While William Safire’s on vacation, his fill-in, researcher Aaron Britt, is bringing some rock ‘n fucking roll to the NY Times Magazine’s “On Language” column:
Aside from its many cooing, snarling and pleading invitations to the boudoir, pop music has promised nothing more often than the optimistically vague: “Everything’s gonna be alright.” Alright, that state of grace offered far more frequently than the elevating pledge to take us higher, the base desire to get lower or the blithe promise to ferry us away to paradise, is a strange one. Why does alright sound just, well, all right?
According to Wendalyn Nichols, editor of Copy Editor newsletter: “all right is still a two-word locution. We do have a higher tolerance for creative spellings in creative spheres, although ‘The Kids Are alright”‘ ? a 1965 hit for the Who ? “gave everyone permission to spell it wrong.”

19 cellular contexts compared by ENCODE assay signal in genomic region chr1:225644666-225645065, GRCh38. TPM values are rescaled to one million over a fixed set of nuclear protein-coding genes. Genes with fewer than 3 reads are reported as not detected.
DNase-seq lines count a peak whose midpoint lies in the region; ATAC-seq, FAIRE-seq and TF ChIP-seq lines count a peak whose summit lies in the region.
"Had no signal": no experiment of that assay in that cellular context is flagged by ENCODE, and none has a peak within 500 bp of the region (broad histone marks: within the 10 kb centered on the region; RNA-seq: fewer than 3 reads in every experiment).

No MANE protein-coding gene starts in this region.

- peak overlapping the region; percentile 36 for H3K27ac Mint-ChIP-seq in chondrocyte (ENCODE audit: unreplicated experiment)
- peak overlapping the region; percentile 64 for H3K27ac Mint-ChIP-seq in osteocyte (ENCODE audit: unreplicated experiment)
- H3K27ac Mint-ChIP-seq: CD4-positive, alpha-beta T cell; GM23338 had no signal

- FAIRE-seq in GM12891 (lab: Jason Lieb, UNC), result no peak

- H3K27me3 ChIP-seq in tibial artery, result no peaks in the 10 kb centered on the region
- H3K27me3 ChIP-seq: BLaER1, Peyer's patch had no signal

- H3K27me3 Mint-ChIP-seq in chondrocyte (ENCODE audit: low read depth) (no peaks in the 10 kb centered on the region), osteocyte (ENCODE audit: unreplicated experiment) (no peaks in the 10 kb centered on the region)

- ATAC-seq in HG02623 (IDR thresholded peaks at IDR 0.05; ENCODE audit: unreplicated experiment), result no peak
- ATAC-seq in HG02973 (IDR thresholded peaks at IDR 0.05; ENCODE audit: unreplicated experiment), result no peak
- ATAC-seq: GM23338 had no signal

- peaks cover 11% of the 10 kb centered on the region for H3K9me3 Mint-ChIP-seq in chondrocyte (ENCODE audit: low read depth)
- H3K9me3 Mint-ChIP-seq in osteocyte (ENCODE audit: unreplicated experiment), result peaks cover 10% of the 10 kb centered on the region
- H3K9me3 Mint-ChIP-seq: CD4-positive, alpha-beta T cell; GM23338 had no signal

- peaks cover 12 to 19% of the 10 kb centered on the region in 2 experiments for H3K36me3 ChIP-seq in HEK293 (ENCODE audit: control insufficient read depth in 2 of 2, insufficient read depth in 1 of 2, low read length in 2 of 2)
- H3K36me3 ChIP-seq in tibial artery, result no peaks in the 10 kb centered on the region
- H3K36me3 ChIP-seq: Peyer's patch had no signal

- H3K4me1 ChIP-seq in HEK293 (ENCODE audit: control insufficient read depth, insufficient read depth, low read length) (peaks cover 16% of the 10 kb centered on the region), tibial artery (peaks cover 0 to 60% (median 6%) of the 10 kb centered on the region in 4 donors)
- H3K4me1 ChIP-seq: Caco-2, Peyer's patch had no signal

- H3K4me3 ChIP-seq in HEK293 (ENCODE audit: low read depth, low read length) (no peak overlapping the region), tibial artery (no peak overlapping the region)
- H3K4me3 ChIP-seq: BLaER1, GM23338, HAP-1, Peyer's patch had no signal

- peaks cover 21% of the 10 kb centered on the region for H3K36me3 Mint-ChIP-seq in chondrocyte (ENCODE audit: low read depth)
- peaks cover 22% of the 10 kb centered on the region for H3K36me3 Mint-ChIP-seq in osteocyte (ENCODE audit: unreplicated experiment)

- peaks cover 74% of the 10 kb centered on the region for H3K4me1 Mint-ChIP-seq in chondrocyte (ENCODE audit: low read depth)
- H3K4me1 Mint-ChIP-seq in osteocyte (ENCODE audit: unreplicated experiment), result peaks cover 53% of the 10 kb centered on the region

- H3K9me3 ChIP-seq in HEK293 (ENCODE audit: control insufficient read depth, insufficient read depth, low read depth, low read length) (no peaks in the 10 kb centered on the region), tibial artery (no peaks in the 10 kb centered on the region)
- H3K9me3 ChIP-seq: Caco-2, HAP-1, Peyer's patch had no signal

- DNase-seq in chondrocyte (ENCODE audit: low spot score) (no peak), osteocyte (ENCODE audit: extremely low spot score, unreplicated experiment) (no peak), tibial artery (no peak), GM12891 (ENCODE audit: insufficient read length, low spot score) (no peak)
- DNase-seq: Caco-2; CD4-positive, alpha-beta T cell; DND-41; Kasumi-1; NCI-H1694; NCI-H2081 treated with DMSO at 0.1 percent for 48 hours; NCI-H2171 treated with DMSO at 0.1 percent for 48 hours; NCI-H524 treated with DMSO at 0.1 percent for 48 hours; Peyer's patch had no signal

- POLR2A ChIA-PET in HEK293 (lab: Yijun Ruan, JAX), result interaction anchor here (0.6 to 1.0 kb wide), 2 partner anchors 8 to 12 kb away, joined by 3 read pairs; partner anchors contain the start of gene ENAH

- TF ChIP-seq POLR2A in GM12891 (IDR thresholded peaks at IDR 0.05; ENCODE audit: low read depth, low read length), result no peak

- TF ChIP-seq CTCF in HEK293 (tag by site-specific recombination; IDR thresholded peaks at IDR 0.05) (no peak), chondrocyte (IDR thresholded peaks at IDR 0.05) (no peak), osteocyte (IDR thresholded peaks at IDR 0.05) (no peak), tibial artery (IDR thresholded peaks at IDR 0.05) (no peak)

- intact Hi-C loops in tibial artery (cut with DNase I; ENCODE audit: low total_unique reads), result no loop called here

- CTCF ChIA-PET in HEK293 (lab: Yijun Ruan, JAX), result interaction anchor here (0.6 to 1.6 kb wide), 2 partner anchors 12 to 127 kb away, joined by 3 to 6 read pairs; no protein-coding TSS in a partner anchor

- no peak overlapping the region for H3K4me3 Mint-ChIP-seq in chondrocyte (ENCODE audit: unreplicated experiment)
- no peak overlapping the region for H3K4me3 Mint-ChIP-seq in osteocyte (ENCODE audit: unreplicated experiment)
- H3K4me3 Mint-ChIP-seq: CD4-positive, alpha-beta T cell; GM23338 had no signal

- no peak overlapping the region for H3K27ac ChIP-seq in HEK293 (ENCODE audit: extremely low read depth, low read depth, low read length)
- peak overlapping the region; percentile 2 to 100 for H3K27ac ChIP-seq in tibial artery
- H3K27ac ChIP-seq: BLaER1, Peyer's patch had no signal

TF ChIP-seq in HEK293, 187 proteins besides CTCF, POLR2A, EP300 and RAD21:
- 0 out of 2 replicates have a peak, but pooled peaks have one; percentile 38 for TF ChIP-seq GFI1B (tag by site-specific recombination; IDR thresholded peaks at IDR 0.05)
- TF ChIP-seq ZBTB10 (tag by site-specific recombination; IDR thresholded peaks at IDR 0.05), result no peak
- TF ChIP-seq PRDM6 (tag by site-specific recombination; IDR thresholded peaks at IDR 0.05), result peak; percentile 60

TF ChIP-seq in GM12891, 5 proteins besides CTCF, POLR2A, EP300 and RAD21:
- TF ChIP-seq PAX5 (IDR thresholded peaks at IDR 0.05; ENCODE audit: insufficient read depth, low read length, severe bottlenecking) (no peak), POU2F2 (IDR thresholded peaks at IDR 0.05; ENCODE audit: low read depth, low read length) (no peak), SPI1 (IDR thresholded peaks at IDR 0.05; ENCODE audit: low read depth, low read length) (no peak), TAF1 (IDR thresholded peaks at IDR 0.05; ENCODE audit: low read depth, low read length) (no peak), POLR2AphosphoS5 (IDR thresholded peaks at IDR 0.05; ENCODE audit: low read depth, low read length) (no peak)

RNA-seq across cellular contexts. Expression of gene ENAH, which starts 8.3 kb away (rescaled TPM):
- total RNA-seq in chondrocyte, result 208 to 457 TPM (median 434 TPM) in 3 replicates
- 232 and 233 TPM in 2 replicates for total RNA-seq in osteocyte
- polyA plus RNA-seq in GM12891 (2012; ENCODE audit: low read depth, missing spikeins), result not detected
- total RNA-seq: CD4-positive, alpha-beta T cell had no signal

Next week: the controversial etymology of “Hey Ya”!
Oh wait, he did that too:
Here is perhaps the most emphatic and focused use of the term in all of pop music. Andre 3000 demands his audience’s attention by repeating the word 14 times in the song’s breakdown. His rapid-fire staccato is a far cry from John Lennon’s plangent repetition that closes the Beatles’ “Revolution” (the B side of “Hey Jude”), but 35 years on and in a different genre altogether, alright is all right.
Someone please take away this dude’s iPod.